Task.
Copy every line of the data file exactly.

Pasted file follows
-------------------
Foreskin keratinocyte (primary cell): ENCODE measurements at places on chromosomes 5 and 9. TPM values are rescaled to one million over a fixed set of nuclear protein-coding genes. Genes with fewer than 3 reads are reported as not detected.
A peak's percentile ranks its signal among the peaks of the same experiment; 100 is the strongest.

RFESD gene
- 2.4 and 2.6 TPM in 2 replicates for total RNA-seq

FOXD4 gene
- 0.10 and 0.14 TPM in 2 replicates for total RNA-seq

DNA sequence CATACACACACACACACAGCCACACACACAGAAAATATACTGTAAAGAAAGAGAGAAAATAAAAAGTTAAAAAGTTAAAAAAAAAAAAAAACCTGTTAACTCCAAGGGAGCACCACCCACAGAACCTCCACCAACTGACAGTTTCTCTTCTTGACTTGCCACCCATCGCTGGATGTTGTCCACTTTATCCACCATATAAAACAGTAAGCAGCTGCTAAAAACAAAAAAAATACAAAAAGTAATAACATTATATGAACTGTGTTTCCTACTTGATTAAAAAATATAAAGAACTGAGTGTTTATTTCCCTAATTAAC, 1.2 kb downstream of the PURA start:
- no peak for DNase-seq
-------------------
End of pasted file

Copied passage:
Foreskin keratinocyte (primary cell): ENCODE measurements at places on chromosomes 5 and 9. TPM values are rescaled to one million over a fixed set of nuclear protein-coding genes. Genes with fewer than 3 reads are reported as not detected.
A peak's percentile ranks its signal among the peaks of the same experiment; 100 is the strongest.

RFESD gene
- 2.4 and 2.6 TPM in 2 replicates for total RNA-seq

FOXD4 gene
- 0.10 and 0.14 TPM in 2 replicates for total RNA-seq

DNA sequence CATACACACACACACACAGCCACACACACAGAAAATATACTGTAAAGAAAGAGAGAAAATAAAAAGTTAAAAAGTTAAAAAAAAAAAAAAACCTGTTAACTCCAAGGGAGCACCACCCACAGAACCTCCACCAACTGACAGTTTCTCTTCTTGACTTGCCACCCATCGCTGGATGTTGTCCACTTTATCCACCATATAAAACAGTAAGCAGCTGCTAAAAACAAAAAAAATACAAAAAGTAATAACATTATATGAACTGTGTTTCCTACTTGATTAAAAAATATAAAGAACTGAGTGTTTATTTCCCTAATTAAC, 1.2 kb downstream of the PURA start:
- no peak for DNase-seq